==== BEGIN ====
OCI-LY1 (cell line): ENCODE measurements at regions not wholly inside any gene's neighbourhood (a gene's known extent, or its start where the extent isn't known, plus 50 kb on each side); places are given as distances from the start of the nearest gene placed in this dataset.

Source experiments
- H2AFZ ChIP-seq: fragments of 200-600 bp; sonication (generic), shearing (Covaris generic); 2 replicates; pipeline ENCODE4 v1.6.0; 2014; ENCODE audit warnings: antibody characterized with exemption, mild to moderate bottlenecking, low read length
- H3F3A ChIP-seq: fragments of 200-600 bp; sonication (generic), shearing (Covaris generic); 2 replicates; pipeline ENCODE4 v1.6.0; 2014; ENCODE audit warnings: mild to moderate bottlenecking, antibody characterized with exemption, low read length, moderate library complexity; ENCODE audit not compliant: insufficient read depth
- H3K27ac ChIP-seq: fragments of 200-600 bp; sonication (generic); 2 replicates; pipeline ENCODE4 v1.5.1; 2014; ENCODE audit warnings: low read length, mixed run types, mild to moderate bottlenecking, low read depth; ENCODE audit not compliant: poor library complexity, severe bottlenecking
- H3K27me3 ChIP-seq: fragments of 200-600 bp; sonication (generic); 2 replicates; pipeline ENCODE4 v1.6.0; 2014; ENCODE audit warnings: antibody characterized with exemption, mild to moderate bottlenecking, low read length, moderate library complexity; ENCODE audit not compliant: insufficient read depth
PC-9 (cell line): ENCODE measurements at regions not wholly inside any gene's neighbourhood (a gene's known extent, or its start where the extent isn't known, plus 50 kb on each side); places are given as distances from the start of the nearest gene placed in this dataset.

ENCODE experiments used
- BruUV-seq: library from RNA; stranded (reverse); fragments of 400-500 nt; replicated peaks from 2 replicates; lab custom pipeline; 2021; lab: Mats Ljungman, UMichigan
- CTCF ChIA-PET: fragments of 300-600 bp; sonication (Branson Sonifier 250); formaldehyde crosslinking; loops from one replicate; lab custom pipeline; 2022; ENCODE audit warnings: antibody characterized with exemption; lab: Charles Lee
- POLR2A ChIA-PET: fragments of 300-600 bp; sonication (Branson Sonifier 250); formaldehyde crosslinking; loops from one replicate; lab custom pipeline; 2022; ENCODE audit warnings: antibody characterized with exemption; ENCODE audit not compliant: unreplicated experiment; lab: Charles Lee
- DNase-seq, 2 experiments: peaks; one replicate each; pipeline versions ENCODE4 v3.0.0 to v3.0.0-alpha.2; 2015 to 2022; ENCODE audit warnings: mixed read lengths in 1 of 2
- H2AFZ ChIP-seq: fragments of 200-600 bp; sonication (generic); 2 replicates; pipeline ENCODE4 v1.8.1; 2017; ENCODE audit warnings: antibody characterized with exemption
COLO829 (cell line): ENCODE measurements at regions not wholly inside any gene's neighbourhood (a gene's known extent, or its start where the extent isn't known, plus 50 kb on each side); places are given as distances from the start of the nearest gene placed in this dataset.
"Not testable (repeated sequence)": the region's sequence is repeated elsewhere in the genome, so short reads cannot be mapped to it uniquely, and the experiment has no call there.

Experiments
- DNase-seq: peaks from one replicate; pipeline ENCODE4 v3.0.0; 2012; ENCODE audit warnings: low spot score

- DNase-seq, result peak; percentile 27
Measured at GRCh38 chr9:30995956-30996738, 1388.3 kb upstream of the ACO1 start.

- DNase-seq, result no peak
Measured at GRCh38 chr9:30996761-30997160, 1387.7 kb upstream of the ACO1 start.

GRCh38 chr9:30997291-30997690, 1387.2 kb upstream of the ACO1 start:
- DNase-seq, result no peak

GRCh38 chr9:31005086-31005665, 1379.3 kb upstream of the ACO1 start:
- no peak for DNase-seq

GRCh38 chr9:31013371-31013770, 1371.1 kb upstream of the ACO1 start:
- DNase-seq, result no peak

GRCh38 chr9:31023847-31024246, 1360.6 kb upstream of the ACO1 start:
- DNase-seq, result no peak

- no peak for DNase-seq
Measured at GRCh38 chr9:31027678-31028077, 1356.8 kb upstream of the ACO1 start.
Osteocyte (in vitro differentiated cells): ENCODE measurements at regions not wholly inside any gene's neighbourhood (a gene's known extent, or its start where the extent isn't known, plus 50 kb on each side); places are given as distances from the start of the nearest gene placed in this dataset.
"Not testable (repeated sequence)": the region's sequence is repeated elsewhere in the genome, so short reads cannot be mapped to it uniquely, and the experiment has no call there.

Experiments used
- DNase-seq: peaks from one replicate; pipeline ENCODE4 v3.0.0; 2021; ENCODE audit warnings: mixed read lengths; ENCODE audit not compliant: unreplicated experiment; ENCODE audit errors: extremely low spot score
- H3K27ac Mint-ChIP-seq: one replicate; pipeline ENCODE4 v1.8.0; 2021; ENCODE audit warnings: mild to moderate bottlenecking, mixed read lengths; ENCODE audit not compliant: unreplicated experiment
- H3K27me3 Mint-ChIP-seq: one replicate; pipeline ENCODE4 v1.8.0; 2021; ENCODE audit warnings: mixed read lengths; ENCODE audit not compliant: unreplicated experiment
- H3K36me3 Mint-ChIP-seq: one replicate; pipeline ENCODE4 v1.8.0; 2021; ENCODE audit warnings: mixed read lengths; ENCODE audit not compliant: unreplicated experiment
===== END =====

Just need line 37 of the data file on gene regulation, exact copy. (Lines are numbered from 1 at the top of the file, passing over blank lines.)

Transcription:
- H3K27me3 Mint-ChIP-seq: one replicate; pipeline ENCODE4 v1.8.0; 2021; ENCODE audit warnings: mixed read lengths; ENCODE audit not compliant: unreplicated experiment